My hon. Friend, in referring to the borough which she represents, has illustrated what could be done nationwide if the Minister took up my suggestion of an interdepartmental committee. I hope that she will tell us later whether she is intending to take it up.
Labour's agenda for women's health—it has been set out in one of the best documents that the Labour party has ever produced—has been set by women. It was founded on women's own experience and it built on the ideas and the health projects that women have developed for themselves. Together with our proposal for a ministry for women, the agenda will provide the powerful Government machinery that is needed to ensure that every Government Department is included—for example, the Departments of the Environment and Employment, the Ministry of Agriculture, Fisheries and Food, the Departments of Energy and Education and Science, the Treasury and the Department of Health and Social Security. All those Departments should be monitored. A women's ministry and a health Department under a Labour Government will jointly ensure that the social and economic causes of women's ill health are tackled on every front.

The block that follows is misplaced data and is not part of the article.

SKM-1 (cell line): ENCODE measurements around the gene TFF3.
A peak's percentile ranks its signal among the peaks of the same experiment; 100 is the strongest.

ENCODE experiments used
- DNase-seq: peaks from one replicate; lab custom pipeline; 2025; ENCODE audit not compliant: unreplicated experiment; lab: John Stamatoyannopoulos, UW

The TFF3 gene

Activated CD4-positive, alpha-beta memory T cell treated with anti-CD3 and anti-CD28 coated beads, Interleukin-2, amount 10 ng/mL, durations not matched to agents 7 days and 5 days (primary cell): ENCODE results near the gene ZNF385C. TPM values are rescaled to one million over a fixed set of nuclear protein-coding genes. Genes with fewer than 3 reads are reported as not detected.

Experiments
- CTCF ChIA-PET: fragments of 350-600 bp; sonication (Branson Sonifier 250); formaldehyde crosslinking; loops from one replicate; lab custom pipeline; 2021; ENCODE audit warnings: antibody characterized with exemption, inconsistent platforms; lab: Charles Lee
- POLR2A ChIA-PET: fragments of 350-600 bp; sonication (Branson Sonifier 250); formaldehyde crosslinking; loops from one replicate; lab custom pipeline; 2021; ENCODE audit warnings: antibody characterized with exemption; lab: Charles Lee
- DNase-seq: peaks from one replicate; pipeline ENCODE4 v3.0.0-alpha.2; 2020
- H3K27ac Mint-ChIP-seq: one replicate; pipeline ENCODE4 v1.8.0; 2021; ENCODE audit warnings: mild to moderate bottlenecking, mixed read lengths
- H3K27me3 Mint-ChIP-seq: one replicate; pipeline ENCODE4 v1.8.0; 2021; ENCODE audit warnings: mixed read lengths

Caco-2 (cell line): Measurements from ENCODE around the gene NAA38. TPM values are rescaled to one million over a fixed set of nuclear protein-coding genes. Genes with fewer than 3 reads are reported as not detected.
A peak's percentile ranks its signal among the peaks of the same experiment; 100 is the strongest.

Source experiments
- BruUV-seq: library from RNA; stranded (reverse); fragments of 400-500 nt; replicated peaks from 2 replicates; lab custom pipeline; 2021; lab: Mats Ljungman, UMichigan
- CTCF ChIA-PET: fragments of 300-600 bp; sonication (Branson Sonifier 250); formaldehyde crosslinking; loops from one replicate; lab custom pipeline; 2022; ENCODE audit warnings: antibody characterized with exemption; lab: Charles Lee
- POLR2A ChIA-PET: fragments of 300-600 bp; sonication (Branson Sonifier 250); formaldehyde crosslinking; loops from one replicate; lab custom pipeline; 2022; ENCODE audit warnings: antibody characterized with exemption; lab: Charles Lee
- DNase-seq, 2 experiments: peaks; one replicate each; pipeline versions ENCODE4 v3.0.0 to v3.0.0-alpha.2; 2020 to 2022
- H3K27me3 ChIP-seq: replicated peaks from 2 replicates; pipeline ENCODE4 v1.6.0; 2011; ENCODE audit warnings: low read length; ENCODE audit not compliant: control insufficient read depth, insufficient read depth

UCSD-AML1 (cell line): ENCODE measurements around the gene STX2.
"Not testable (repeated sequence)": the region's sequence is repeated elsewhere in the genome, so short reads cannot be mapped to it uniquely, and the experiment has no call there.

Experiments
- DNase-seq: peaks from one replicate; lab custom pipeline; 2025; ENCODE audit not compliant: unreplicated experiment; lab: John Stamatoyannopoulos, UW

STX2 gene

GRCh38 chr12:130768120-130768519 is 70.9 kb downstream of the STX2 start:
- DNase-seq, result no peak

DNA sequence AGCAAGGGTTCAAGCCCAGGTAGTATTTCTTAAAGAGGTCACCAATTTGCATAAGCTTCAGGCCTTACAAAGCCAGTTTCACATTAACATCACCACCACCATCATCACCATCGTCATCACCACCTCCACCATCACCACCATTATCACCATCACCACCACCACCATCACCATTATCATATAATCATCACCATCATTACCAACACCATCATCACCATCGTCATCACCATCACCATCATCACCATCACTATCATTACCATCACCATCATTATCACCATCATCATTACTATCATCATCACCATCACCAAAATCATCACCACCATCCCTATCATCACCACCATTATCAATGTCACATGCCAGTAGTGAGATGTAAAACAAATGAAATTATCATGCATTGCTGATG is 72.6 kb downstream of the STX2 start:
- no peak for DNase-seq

If ever there is justification for the concept of a women's ministry, it rests with the problems of women's health and the necessity for monitoring what is happening in every Department. There must be a central strategy for women's health, and that is what the Government do not have. We would ensure under a Labour Government that all women had the same opportunities to make genuine and realisable choices about their own health and the health of their families and communities. That includes private and community health care. We would work together in teams and in partnership to ensure that there is real choice and the best of health for all. That, in our view, is the way forward. That is the only real hope for the future that women have for themselves and for their families.